July 16

“At the beginning of this undertaking I made up my mind to copy nothing from the work of others, but to stick to nature as closely as I could; and for this purpose, being invited by Mr. Constable, the then owner of Wycliffe, I visited the extensive museum there, collected by the late Marmaduke Tunstal, Esq., to make drawings of the birds. I set off from Newcastle on the 16th July, 1791, and remained at the above beautiful place nearly two months, drawing from stuffed specimens.”

So wrote Thomas Bewick, the great English wood engraver, who so revivedthat art in his time, at the moment of setting to work on the illustrations for the two volume work, History of British Birds, which with the earlier published work, The General History of Quadrupeds represent landmarks in the history of wood engravings. When Bewick returned to his shop to prepare the engravings from the drawings he had made at Wycliffe, he was disappointed with the results. He found, as did the American artist-naturalist John James Audubon—some thirty years later—that stuffed birds on museum shelves were dull specimens in comparison to those in the field or recently shot. Bewick thereupon depended for his engravings on birds sent to him from all over Britain. As a result his magnificent blocks are a great deal more authentic than they might otherwise have been.

Bewick was apprenticed to Ralph Beilby, a metal-engraver of Newcastle-upon-Tyne, when he was fourteen years of age. Beilby, while he was a fine artisan in ornamental silver, undertook a great deal of work which did not require much craft skill. However the wide variety of his output allowed Bewick to obtain experience that would not have been possible in an establishment with higher standards.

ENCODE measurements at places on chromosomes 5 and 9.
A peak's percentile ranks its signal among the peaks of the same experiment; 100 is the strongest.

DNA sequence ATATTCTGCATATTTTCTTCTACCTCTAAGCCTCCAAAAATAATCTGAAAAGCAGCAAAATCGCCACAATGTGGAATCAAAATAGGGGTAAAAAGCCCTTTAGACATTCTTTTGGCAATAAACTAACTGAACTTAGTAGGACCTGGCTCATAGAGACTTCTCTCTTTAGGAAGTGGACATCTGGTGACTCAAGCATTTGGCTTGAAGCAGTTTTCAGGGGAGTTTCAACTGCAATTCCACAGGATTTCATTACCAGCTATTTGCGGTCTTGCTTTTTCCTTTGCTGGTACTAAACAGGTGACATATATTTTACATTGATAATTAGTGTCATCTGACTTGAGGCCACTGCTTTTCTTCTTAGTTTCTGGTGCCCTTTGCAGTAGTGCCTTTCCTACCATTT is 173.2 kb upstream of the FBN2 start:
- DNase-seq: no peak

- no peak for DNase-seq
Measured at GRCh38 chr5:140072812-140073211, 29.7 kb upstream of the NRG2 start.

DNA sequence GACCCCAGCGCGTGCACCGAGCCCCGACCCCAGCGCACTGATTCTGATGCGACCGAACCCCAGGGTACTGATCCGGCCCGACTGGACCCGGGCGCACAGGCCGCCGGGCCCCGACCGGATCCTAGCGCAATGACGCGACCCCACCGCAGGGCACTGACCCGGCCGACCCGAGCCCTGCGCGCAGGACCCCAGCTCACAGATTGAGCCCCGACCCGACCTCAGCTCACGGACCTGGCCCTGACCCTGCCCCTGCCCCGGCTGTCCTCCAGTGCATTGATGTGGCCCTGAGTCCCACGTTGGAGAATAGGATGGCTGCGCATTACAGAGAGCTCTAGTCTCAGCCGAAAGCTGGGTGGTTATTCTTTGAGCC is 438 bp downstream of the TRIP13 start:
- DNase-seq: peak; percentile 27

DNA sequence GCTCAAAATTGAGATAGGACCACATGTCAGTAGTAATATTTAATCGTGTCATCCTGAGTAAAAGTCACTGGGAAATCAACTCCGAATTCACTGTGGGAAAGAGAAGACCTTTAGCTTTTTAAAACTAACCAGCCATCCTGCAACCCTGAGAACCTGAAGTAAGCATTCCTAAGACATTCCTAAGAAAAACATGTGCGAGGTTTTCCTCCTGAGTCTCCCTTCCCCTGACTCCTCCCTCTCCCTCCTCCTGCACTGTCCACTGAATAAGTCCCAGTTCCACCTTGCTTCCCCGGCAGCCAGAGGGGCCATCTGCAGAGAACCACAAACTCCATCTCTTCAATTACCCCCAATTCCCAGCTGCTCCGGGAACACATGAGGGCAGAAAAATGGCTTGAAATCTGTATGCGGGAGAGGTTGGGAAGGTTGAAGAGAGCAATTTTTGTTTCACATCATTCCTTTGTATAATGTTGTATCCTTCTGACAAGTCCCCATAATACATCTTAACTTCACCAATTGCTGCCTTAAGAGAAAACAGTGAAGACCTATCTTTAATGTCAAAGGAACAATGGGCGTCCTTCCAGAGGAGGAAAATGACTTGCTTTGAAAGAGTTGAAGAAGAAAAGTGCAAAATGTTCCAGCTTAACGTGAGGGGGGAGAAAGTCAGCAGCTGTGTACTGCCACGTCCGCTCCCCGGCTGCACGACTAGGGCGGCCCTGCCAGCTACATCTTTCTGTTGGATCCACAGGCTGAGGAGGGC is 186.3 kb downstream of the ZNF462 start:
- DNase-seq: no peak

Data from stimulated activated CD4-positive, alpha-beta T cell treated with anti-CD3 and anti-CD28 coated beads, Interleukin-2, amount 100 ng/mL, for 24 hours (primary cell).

Upon occasion printers would come to Beilby to commission the cutting of wood blocks. As the engraver was not skilled in this work, young Bewick was entrusted with it. The boy became very proficient. It was at this time that he met William Bulmer, then an apprentice of one of Beilby’s printer customers. Bulmer later founded the Shakspeare Press and became the best English printer of his time, producing the books which made Bewick’s wood engravings world famous.

Since the skill of the printer was an important factor in the best reproduction of the wood engravings, Bewick was always careful to have his blocks printed by the most competent craftsmen. His method of work was to draw his picture upon the block and to outline with a fine steel point the details which were to appear the darkest. The lines which were to print lighter to give the effect of perspective he then gouged out in varying depths, whereupon the detailed drawing was completed and the actual engraving started. Straight gravers were utilized for the unlowered surface, and curved for the lower parts. Under the hands of Bewick the finished result was meticulously detailed and a true work of art. At the present time the original blocks fetch a fancy price whenever they become available.

Leave a Reply